Response from “Ask Former Trustees – Clear Creek ISD Chapter”: Joanna Baleson, Ken Baliker, Jennifer Broddle, Bob Davee, Glenn Freedman, Ann Hammond, Charlie Pond, Page Rander, Dee Scott, Win Weber
COVID Learning Loss or Interrupted Learning
Arguably this is one of the most widespread, yet misunderstood and misapplied, concepts to emerge during the COVID-19 pandemic. “The phrase itself implies that students didn’t learn anything at all once schools were closed in March 2020. Worse yet, it implies that not only did students not learn anything, but they also didn’t retain information they previously learned.”
In practical terms, the ‘loss’ reflects an imaginary arc from a student’s present knowledge and skills base to a previously imaginary future state of knowledge and skills.
Because the pre-COVID imaginary state is not reached, some people say that is a learning loss, according to Professor Rachael Gabriel of the University of Connecticut. In a Washington Post article, Gabriel notes, “It is loss of a previously imagined trajectory leading to a previously imagined future. Learning is never lost, though it may not always be “found” on pre-written tests of pre-specified knowledge or preexisting measures of pre-coronavirus notions of achievement.”
Therefore, a more accurate term might be ‘interrupted learning.’ What students certainly have experienced is a significant interruption, a loss of their school community, stable learning environment, and the school’s routines.
Is ‘learning loss’ a complicated concept?
Yes, but the whole COVID environment we have experienced is complex. Students may have endured many types of loss – the loss of family, friends, daily routines, social stability, socialization, and so forth.
Plus, students have also experienced additions – isolation, stress, new instructional patterns, shifting health requirements, technology-based interactions with others and that list goes on and on as well.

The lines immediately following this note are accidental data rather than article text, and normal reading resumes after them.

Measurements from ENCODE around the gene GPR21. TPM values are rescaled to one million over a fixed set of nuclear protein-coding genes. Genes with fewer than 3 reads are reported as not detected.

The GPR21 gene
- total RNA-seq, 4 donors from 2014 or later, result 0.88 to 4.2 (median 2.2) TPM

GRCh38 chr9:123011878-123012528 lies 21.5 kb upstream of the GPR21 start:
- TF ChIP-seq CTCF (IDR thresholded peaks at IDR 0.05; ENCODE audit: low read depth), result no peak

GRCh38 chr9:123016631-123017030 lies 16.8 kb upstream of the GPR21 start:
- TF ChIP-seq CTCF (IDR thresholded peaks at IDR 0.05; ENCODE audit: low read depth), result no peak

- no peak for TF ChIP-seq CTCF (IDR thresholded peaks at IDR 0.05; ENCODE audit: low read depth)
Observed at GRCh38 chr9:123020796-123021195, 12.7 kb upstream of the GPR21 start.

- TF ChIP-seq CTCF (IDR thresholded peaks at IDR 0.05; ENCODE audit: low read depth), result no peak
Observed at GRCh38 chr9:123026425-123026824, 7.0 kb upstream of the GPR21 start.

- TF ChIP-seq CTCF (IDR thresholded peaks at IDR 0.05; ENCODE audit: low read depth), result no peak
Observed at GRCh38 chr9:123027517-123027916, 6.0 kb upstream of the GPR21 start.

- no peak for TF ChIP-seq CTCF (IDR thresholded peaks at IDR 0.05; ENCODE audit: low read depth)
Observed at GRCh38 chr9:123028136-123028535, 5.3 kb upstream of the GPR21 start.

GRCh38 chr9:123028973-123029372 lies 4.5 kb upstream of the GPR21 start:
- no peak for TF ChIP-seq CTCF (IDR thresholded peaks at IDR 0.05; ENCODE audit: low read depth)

On the plus side, students have developed resiliency, flexibility, and creativity in handling different ways to learn.
Why is this clarification important?
Students, teachers, and parents are hearing that the pandemic has led to disastrous educational gaps.
Common sense tells us that no two children are alike, no two home situations are exactly alike, no two parental support systems are exactly alike, and no two school districts’ remote learning, return-to-school and ‘return-to-normal’ models are exactly alike.
Consequently, we may conclude that the theoretical notion of ‘learning loss,’ combined with the real-world differences in students’ pandemic-related situations means teachers jobs are even more challenging as we return to more recognizable educational settings.
Further, the need for mental and emotional support systems for students and teachers adds to the complexity of the COVID impact.
Why ‘more challenging’?
Teachers will need to disregard meaningless jargon (like learning loss) and focus on grade-appropriate learning standards by assessing each student’s capabilities.
This is a long, difficult process that school boards, parents, and administrators have to respect, as it takes time to be sure each student is understood and instruction is appropriately designed.